Are you investing ‘dumb money’?

Lending to businesses is complex. Investors need skill, knowledge and some luck

Unsecured business loans are the most difficult P2P loans to analyse. Why? To do it properly, you need to have knowledge of basic accounting and finance concepts, and also have the time to perform your  own assessment of the risks of each loan. There’s a lot that can go wrong, and investors need a lot of information to assess the risk.

Other types of P2P loans tend to require far less analysis as they tend to either be secured on real estate, be part of a large diversified portfolio, or come with buyback guarantees. 

Some P2P sites seem to treat their investors as 'dumb money'

There’s a popular term among investment professionals about anyone who invests in assets they don’t have sufficient experience or expertise to understand the risk or price it properly. These people are called ‘dumb money’ and the professionals will always try to take advantage by selling assets to them at too high a price, or too low a return. 

Some European P2P investment sites that offer unsecured business loans appear to be treating their investors in the same way. Why do we say this? Because in many cases the sites provide almost no information at all that any experienced investor would demand to know before investing. In some cases we think this is because their management teams lack the understanding about what investors need. In other cases we suspect that they have decided that providing the information will make the loans that they are offering unattractive. In other words, they need to find ‘dumb money’ to make their business model work. 

Too often we see P2P investment sites that just talk about how great each company is, how good their products are and what exciting plans they have. Quite frankly most of this information is meaningless and would be disregarded by any professional investor or credit analyst.

What information is critical?

What information can be ignored?

  • What does the business do?
  • How much profit or loss has the company made in the last 3 years?
  • Are revenues going up or down, and what is behind it?
  • What are the assets of the business? How much cash does it have?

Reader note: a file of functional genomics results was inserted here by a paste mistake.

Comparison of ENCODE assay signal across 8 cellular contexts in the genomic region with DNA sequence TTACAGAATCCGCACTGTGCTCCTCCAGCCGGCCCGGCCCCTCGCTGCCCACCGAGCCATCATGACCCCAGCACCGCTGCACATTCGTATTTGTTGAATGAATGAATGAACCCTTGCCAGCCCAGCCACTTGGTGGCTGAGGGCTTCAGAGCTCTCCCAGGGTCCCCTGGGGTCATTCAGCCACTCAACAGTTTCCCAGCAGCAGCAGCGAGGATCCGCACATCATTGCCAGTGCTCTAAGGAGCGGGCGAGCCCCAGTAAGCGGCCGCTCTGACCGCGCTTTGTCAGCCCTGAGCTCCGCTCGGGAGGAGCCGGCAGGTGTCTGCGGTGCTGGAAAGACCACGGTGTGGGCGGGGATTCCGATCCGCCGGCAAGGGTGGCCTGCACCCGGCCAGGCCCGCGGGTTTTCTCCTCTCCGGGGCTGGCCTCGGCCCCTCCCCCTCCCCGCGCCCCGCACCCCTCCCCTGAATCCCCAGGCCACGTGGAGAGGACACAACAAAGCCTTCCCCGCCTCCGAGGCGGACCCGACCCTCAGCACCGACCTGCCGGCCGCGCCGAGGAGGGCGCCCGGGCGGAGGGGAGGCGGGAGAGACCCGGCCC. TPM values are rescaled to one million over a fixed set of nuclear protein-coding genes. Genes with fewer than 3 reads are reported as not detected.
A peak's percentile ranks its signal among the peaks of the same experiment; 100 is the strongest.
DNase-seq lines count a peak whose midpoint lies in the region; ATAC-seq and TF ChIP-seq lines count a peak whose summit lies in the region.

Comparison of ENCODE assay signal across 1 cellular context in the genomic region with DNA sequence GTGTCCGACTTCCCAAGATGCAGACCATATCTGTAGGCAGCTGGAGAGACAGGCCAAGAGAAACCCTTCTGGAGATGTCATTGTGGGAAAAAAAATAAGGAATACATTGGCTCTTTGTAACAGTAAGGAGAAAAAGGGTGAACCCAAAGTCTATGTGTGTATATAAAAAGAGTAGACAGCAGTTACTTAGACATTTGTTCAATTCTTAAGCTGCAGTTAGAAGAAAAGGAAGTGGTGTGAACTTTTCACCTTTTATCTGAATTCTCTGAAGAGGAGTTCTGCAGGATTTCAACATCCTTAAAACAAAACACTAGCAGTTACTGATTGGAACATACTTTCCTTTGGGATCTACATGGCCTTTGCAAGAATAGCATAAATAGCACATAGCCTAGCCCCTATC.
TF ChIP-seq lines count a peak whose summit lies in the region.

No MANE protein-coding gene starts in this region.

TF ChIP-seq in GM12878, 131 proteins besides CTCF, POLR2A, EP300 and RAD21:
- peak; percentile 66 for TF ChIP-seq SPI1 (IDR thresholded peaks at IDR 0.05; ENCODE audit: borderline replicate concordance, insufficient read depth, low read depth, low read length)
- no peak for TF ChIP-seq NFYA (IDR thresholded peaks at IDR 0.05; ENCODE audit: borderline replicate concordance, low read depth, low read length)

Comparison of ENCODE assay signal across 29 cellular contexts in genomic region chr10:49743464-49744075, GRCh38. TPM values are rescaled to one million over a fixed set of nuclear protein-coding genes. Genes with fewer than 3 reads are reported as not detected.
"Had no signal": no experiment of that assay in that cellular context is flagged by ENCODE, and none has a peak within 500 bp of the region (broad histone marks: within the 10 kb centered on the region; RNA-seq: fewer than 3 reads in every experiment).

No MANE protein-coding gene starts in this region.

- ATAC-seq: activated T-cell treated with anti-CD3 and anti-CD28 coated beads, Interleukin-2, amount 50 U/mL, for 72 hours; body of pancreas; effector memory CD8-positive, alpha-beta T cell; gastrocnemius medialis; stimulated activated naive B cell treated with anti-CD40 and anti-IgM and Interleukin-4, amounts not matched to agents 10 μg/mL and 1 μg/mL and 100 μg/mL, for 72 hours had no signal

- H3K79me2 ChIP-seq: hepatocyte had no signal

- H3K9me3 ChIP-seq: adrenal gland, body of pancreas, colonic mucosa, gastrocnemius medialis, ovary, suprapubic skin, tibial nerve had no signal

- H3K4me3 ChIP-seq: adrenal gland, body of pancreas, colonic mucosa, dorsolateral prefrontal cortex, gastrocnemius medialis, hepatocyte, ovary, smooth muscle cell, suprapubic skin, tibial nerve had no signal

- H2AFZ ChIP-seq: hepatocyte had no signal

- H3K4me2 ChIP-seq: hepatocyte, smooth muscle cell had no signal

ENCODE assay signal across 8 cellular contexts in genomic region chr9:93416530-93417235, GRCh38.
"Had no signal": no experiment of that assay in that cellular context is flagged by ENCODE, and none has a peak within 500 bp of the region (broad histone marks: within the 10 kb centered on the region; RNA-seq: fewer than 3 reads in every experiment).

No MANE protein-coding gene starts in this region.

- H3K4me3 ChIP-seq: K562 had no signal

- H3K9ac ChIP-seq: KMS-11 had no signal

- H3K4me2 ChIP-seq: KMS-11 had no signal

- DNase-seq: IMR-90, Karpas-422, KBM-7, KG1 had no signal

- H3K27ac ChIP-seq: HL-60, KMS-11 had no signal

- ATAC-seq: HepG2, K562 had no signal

• How much debt does the business have? Will this loan increase it?
  • How does this loan rank in the capital structure? Do other debts rank senior or junior to this loan?
  • What are the projected revenues and profits of the company? What are the key assumptions?
  • What is the purpose of the loan? What will happen to the loan proceeds?
  • How much net debt does the company hold relative to EBITDA (earnings)?
  • Is the loan secured? If so on what? What value will that asset have if the business fails?
  • Who are the shareholders? Would they be likely to financially support the business if things go wrong?
  • Reviews of the business by its customers
  • What are the margins of the business?
  • Has the company signed any important new contracts that will grow the business?
  • Any risk rating provided by the platform (i.e 'A1' etc). Most platforms do not publish how these ratings are calculated, what they mean, and whether they employ any experts who are qualified to determine them
  • Any statements about the management that are not explained or supported (i.e 'Company has a high-quality CEO'). Not reliable
  • Any subjective assessments about the quality of the brand or reputation of the business (that's for you to assess)
  • Any comments about the quality of the products or services
  • Any statements about the likely future success or prospects of the company

Most P2P sites don't provide enough information - only a small number do